Florida Keys & Everglades > Preface


I'm hoping to see an otter," said the English tourist standing next to me on the Anhinga Trail boardwalk in Everglades National Park. We were watching the wildlife in Taylor Slough. Actually she was watching, I was busy taking notes and pictures to help with the writing of this book.

Around us the slough teemed with wildlife—Anhingas, cormorants, alligators, kingfishers, great blue herons, and snapping turtles were either searching for one last unsuspecting meal or settling in somewhere to await the night. But her trip would only be complete she said, if she got to see an otter.

Many visitors come to the Everglades on a sort of quest, a determined desire to see a certain animal—maybe a crocodile, a panther, or a manatee. I've been on those quests, and the only problem with being on one is that you risk overlooking some of the other incredible sights and sounds.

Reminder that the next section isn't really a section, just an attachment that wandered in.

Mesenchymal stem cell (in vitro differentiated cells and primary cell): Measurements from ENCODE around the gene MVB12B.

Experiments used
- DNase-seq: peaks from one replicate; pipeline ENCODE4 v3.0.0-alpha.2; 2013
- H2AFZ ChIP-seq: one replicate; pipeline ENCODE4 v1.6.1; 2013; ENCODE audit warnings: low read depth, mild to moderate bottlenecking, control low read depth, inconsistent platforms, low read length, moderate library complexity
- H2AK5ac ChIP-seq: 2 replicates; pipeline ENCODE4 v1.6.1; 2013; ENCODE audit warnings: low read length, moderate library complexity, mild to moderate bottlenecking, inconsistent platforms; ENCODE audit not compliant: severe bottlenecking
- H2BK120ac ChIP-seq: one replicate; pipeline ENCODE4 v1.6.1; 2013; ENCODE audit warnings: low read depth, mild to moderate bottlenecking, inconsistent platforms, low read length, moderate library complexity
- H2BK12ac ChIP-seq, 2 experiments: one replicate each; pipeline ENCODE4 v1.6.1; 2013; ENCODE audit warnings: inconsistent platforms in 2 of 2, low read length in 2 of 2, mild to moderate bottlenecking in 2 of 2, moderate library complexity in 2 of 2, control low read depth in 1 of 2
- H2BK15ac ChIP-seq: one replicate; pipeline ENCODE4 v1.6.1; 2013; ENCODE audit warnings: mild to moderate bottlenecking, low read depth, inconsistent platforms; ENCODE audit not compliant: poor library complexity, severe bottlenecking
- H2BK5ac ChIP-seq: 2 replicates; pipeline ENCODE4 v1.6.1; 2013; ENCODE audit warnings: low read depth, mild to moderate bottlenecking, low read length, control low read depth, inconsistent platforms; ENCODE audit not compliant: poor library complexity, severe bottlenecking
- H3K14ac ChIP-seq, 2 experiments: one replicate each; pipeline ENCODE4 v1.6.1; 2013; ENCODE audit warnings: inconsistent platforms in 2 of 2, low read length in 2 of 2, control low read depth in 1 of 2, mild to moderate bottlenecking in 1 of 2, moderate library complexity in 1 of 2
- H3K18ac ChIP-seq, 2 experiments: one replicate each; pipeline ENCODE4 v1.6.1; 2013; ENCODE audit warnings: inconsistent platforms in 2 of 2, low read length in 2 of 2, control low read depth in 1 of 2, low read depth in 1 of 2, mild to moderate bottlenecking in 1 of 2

After her party moved on, I put down my pen, stored my camera, and just watched the slough as the light slowly dimmed. As often happens in those moments, old memories had a chance to resurface.

I was 12 years old the first time I stood at this very spot on this trail. My family had moved from Iowa to South Florida that year, 1964, and our initial trip into the Everglades might as well have been a trip to another planet.

To a young man accustomed to corn fields and farm ponds, here was a vast wilderness of sawgrass and tree islands. A place with unimaginably strange wildlife—a bird, with a neck like a snake, swimming beneath the surface and spearing fish with its sharp beak; an alligator lying next to the trail oblivious to the people passing by only a few feet away; a water moccasin coiled on a mat of reeds totally uninterested in a purple gallinule walking daintily by on its big yellow feet.

A couple months later we loaded up the old '59 Ford and took the long drive over the bridges to Key West. Again, here was another world—a chain of emerald green islands connected by a series of narrow, and somewhat scary bridges. The Keys are neighbors to the Everglades, yet completely different in every way.